Antanas Sileika (Antanas Šileika) is a Canadian novelist and critic.
He was born in Weston, Ontario.
After completing an English degree at the University of Toronto, he moved to Paris for two years and there married his wife, Snaige Sileika (nee Valiunas), an art student at the Ecole des Beaux-Arts. While in Paris, he worked as part of the editorial collective of the expatriate literary journal, Paris Voices, run from the upstairs room of the bookstore, Shakespeare and Company.
Upon his return to Canada in 1979, Antanas began teaching at Humber College and working as a co-editor of the Canadian literary journal, Descant, where he remained until 1988.
He became involved through journalism with Lithuania’s restitution of independence during the fall of The Soviet Union 1988-1991, and for this activity he received the Knight’s Cross medal from the Lithuanian government in 2004.
A past winner of a national magazine award, he retired in June of 2017 as the director for the Humber School for Writers in Toronto.
After writing for newspapers and magazines, Antanas published his first novel, Dinner at the End of the World (1994), a speculative story set in the aftermath of global warming.
His second book, a collection of linked short stories, Buying On Time (1997), was nominated for both the City of Toronto Book Award and the Stephen Leacock Award for Humour, and was serialized on CBC Radio’s Between the Covers. In 2016, almost twenty years later, it was long-listed for Canada Reads and the translation was short-listed in Lithuania for Book of the Year. The book traces the lives of a family of immigrants to a Canadian suburb between the fifties and seventies. Some of these stories were anthologized in Dreaming Home, Canadian Short Stories, and the Penguin Anthology of Canadian Humour.
Antanas Sileika has worked frequently as a reviewer of books for radio, television, and print.
His third book, Woman in Bronze (2004), compared the seasonal life of a young man in Czarist Lithuania with his subsequent attempts to succeed as a prominent sculptor in Paris in the twenties. The novel was a Globe Best Book of that year.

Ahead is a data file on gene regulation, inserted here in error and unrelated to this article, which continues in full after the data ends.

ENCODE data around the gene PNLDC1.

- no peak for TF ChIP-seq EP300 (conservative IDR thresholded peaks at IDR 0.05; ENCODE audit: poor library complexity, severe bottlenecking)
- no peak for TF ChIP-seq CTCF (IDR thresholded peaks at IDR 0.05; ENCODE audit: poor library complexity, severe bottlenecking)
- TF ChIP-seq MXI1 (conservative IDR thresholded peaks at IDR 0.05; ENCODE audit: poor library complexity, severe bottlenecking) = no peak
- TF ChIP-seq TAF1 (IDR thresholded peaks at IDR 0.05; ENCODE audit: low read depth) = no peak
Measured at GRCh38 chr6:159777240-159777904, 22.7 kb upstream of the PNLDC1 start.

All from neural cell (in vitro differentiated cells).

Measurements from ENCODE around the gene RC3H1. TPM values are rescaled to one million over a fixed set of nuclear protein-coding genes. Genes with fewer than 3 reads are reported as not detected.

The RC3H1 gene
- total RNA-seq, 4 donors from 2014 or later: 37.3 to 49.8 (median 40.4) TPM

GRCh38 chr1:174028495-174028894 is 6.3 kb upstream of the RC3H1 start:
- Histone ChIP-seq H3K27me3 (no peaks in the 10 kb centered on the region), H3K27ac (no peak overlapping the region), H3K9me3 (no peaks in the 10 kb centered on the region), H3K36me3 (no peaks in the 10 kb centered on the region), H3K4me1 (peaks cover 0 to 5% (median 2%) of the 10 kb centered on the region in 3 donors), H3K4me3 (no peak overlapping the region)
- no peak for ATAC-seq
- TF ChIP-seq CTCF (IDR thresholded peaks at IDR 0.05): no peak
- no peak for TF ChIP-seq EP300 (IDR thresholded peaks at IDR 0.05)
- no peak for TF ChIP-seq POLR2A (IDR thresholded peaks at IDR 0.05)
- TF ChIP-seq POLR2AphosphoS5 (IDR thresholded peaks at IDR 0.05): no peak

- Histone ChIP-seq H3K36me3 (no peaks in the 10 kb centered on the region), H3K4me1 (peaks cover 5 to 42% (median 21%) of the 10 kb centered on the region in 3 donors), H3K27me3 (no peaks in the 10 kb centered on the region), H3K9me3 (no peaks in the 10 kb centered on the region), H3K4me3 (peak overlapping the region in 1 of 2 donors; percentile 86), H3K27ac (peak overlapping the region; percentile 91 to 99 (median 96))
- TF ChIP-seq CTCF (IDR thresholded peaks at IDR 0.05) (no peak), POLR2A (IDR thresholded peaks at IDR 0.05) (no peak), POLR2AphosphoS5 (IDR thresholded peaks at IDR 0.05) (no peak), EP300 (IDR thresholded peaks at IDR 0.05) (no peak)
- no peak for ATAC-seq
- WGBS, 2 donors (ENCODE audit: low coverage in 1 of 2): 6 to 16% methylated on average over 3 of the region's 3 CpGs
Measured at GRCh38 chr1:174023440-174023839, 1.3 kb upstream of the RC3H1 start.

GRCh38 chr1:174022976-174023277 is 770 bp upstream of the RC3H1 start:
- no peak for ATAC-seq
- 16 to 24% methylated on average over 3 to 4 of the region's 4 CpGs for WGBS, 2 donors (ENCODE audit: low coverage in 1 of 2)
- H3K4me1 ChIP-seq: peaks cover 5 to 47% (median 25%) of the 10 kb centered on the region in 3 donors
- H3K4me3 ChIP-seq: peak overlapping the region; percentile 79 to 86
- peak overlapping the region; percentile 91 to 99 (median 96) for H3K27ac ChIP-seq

His novel, Underground, appeared from Thomas Allen in 2011. The story is set in the underground resistance to the Soviet Union in the late 1940’s. It was named as one of the Globe and Mail’s 100 Best Books of 2011.
Here are some review highlights:
How are we going to survive unless we turn our hearts to stone?” a comrade warns the hero of Antanas Sileika’s Underground. The question is an example of the elegant thinking that characterizes this rare and compelling chronicle .
Toronto Globe and Mail
Sileika’s novel is a gripping tale, and the fate of Lukas – how long his luck runs – engages the reader to the last page.
Sileika writes with a spare style that suits the action sequences as well as the rare moments of tenderness or humour. Entertaining and sometimes shocking, the book describes a little-known period of European history that has been kept underground far too long.
Antanas’s memoir, The Barefoot Bingo Caller, was released in spring of 2017 by ECW. Author Miriam Toews called the memoir “Evocative, unfailingly honest, and dead-on funny.” The book received a starred review in Quill and Quire. The translation of this memoir, Basakojis Bingo Pranešėjas, went on to win book of the year for 2018 in Lithuania.
Provisionally Yours, a historical espionage novel set in Kaunas in the 1920’s , was published by Biblioasis in March of 2019. UK author Samantha Harvey said of the book, “I loved this novel.” Publishers Weekly called it “an urbane thriller.” and the Toronto Star called it “a finely honed political thriller.” The Lithuanian translation, called Laikinai Jūsų, published by Baltos Lankos, was positively reviewed in that country.
Photo by Liudas Masys